She had the Face That Launched A Thousand Ships, or so The Iliad and The Odyssey tell us in the story of Helen of Troy.
It’s Greek Mythology, and though there is some truth to the story, or shall we say, the story comes from some truth, most of it is just plain fiction.
Homer was quite the story teller. Or possibly, re-teller.
Helen was the daughter of the Greek deities Zeus and Leda.
Her siblings were Castor, Pollux, and Clytemnestra. Again, baby name books were just not flying off the shelves.
In Greek myths she was considered to be the most beautiful woman in the world. She had hundreds of suitors.
Throughout all the Greek myths, 45 named suitors wanted Helen in a bad way, but there were more as we shall see.
Seems all the boys were crazy about her.
But, the one who fought the hardest was Paris, and her abduction by him brought about the Trojan War.
Throughout literature – not just mythology, Helen’s name has been synonymous with either marital infidelity or spectacular beauty, depending on the context of the piece.
Usually, beauty is the theme.
I mean, who wants to talk about infidelity?
Prior to her seduction by Paris, Helen was abducted by Theseus and Pinthous, two lads who were sons of gods. Since they were divine, they wanted a divine bride. They made a pact to abduct daughters of Zeus. Theseus wanted Helen; Pinthous wanted Persephone, who was already the bride of Hades, who was a real bad ass.
Theseus took Helen, dropped her off at his mom’s, and joined Pinthous in the underworld where he was scouting for Persephone.
Hades was mad as hell.
He pretended to welcome them, set UP a feast, and started to party. As soon as the boys took a seat, snakes coiled around their ankles and held them fast. Meanwhile, Castor and Pollux were invading Athens to free Helen.
Persephone stayed with Hades and Helen went home to Sparta.
Oh, yes, she was really Helen of Sparta before she became Helen of Troy.
Paris, who really was from Troy, and apparently dumb as dirt, decided Helen was just the gal that would make him happy, never mind that she was already married to some old dude named Menelaus.
Paris was ordered by Zeus to name the most beautiful goddess in the pantheon, and to gain his favor, the vain and overly tartted UP Aphrodite promised Paris, who apparently was easily bought, the most beautiful woman in the world if he would name her (Aphrodite) Miss Goddess of 2,374 BC. Of course, this really pissed Athena and Hera off.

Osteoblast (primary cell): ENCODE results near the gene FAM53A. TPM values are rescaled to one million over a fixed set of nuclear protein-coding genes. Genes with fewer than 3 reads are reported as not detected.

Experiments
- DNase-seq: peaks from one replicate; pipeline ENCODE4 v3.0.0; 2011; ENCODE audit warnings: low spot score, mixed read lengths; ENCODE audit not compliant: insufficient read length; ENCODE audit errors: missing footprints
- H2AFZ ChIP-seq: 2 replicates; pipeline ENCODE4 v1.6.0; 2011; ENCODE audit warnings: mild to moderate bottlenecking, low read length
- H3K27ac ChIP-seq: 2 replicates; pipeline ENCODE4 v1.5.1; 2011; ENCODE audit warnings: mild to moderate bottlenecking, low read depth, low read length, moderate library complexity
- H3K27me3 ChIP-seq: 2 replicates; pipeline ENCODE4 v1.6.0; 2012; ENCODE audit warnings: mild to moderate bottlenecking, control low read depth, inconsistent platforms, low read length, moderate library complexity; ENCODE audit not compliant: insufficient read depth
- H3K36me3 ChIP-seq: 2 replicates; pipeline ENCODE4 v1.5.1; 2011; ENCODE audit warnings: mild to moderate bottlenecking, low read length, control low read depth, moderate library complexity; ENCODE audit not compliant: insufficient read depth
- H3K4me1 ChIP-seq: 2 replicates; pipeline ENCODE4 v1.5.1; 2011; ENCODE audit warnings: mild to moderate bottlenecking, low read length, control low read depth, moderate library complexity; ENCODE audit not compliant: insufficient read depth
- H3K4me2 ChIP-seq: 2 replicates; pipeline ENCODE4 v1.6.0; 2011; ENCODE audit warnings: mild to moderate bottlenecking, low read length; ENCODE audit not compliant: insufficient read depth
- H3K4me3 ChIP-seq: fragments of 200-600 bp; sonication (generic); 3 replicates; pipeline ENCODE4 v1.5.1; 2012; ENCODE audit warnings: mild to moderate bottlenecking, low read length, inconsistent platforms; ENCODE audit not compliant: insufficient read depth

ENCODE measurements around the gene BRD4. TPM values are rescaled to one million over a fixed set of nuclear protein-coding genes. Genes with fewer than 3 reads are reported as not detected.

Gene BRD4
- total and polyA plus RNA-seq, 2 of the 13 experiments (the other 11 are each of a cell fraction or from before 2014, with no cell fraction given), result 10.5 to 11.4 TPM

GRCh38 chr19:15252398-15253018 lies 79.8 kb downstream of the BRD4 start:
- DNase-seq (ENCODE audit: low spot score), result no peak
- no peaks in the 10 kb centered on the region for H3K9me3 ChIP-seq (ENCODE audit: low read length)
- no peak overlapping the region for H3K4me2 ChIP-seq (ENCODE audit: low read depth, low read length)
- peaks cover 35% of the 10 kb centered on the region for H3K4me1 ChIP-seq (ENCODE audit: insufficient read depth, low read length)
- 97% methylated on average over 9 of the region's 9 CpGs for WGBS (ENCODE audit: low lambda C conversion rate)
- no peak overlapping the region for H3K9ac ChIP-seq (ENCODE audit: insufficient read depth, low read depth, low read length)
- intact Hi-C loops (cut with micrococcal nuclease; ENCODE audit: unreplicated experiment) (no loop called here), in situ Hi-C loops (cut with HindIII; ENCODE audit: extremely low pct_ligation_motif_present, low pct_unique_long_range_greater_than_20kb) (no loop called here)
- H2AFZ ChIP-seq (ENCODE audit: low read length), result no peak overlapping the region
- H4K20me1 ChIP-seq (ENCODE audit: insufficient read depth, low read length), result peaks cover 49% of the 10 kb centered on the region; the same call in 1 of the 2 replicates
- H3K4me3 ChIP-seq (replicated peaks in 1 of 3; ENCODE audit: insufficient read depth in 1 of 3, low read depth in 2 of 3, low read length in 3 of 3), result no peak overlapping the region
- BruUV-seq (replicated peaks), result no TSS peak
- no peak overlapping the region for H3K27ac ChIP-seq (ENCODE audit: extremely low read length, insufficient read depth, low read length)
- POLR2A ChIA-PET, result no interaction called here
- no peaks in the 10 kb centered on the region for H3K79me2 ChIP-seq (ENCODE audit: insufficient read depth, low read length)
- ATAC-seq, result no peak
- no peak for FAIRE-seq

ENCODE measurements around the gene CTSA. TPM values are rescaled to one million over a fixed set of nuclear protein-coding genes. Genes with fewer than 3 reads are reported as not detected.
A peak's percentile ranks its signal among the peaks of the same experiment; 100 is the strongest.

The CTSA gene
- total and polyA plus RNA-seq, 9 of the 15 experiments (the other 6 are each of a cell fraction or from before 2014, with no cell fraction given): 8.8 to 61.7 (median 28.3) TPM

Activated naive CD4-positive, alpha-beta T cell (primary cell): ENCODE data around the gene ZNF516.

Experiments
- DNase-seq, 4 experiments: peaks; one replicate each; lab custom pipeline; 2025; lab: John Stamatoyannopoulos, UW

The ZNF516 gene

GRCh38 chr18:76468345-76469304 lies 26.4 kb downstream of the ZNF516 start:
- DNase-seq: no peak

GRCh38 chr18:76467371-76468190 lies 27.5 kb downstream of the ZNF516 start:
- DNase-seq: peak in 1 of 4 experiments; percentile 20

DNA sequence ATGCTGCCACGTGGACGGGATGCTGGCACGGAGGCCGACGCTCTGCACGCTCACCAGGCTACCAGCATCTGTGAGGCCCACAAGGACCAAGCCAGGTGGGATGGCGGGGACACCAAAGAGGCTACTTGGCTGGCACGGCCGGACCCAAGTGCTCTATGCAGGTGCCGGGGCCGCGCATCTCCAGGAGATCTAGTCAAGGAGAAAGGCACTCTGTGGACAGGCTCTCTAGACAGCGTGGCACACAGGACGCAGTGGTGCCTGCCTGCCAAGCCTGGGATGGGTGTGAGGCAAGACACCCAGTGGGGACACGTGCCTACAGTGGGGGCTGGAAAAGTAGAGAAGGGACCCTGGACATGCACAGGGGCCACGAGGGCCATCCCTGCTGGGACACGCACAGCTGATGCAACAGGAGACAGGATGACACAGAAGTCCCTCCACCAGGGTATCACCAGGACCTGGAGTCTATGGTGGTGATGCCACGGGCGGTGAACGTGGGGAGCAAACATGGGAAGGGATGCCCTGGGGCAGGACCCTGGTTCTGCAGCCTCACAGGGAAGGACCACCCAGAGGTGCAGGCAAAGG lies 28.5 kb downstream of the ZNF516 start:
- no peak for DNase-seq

Imagine that, a rigged beauty pageant.
Paris heads to Sparta, supposedly on a diplomatic mission, and meets Helen who was smokin’ hot, had a 9 year old kid, and a 900 year old husband.
Sparta was dull as dishwater, Paris was “man-pretty” and Helen was a bit of a tramp.
Some legends say Helen was raped by Paris, but Sappho, a voracious gossip ala Hedda, Rona, and Luella, who was in the know, insists that Helen hit the trail with Paris.
Because, and my Greek is rusty, “…she was a skanky ho who liked pretty boys, and Menelaus was geezer nasty…”
So, back to Troy, which was somewhere on the coast of Turkey, they went, leaving behind the 9 and 900 year olds.
When Menelaus woke UP sleeping single in a double bed, he called on all of Helen’s suitors to join him in an invasion of the Trojan homeland of Paris, now the adopted home of the slightly trampy Helen.
Menelaus amassed a navy of epic proportions, but steam, coal, and nuclear power millennia in the future, he was at the mercy of the wind.
Which, was not cooperating because Artemis, another Greek deity was chapped and would not be appeased without the sacrifice of Iphigenia, Agamemnon’s daughter.
Agamemnon was game for the sacrifice, but Clytemnestra, Iphigenia’s mother and Helen’s sister, begged her husband to reconsider his decision, calling Helen a
cheap trampy slut “wicked woman”. Clytemnestra (unsuccessfully) warns Agamemnon that sacrificing Iphigenia for Helen’s sake is, “buying what we most detest with what we hold most dear.” And my family seems so normal now!
After Iphigenia’s demise, the wind blew, and off to Troy went Menelaus and his navy.
The United Nations sent some folks in blue berets to beg for peace, asking Priam, Paris’ dad to hand over Helen peacefully, but alas, no deal.
So, war it was, Paris was a total wuss, Helen was recaptured, Menelaus took her home where she lived for a while, while the Spartanettes talked about her behind her back.
There are several endings to the saga. One says she was hanged on a tree by the Rhodians, another says, Zeus felt so sorry for her he took her back to Mt. Olympus, and yet another says she stayed in Sparta, reunited with Menelaus and the kid and life was all dandy.
Well, except for the Spartanettes – seriously, they weren’t happy.
And this folks, is yet another reason why my picture remains on the dart boards of every Freshman English teacher out there!
And though the details may be incomplete and somewhat simplified, you’ll probably not forget the story of when Helen met Paris.